Overall, adults in the study appeared to be at higher risk of a heart attack, stroke or other cardiovascular event when they were surveyed between 2015 and 2018 than when they were first surveyed, between 1999 and 2002.

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Specifically, the study revealed:

  • Blood pressure profiles improved from 1999 through 2010 and worsened afterward, with the worst profiles found among Black adults.
  • Blood sugar (or glucose) profiles worsened over time in U.S. adults with CVD, with only about one-half of the individuals having ideal HbA1c in the most recent (2015–18) cycle and the worst profiles found among Asian adults.
  • Ideal cholesterol profiles showed an overall increase, from 7 percent from 1999 to 2002 to 30 percent from 2015 to 2018 — likely due to widespread use of lipid-lowering medications — but with a worsening trend among Hispanic adults.
  • Body mass index saw an overall worsening ideal profile, from 24 percent from 1999 to 2002 to 18 percent from 2015 to 2018.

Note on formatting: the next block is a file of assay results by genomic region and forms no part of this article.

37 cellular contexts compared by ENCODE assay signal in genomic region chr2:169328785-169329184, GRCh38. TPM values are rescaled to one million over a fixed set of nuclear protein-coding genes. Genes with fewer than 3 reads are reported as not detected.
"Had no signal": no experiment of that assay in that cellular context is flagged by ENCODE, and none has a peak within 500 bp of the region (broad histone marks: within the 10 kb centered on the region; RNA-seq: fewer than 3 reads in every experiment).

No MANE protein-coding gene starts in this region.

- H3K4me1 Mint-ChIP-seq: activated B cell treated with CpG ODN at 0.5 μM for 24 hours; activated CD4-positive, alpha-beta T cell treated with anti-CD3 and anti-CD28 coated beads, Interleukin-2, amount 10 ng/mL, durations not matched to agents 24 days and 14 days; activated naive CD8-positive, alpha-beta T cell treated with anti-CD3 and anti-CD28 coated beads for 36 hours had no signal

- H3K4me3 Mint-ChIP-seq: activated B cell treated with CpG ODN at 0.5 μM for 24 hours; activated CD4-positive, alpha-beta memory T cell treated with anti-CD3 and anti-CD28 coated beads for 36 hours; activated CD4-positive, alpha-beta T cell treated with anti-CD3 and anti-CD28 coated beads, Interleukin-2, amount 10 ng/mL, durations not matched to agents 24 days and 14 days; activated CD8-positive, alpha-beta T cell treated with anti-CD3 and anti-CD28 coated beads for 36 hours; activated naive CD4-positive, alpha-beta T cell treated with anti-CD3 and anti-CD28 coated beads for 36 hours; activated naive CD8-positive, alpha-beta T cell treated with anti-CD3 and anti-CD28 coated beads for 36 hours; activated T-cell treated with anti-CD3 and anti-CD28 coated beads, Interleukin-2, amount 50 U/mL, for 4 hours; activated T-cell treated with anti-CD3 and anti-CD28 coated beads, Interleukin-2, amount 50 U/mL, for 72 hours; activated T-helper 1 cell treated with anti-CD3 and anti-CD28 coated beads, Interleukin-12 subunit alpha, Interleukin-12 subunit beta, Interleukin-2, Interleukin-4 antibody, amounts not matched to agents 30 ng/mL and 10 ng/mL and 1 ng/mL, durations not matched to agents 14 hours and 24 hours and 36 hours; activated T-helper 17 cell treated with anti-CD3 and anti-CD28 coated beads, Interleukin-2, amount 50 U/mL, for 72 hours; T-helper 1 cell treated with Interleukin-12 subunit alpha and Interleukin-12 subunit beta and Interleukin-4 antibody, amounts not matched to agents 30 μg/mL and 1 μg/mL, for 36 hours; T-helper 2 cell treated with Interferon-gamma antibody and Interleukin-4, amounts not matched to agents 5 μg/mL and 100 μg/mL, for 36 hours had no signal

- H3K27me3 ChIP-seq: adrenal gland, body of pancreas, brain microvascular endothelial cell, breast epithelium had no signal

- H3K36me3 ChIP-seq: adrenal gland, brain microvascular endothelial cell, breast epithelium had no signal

• Smoking, physical activity and dietary profiles showed no significant changes over the time frame. But there were worsening smoking trends among Black adults as well as improving trends for physical activity among Hispanic adults.

Martin, who directs the Johns Hopkins Center for Mobile Technologies to Achieve Equity in Cardiovascular Health (mTECH) and Digital Health Lab, observed that telemedicine and portable devices (such as smartphones and smart watches) could be used to engage and motivate patients to live a more heart-healthy lifestyle. “That’s where we think technology can help fill gaps seen with traditional episodic care, because it could be something that lives in our patients’ hands and on their wrists, enabling a deeper understanding of their condition and facilitating more continuous and active engagement in preventive care outside the doctor’s office, at home and in the community,” he said.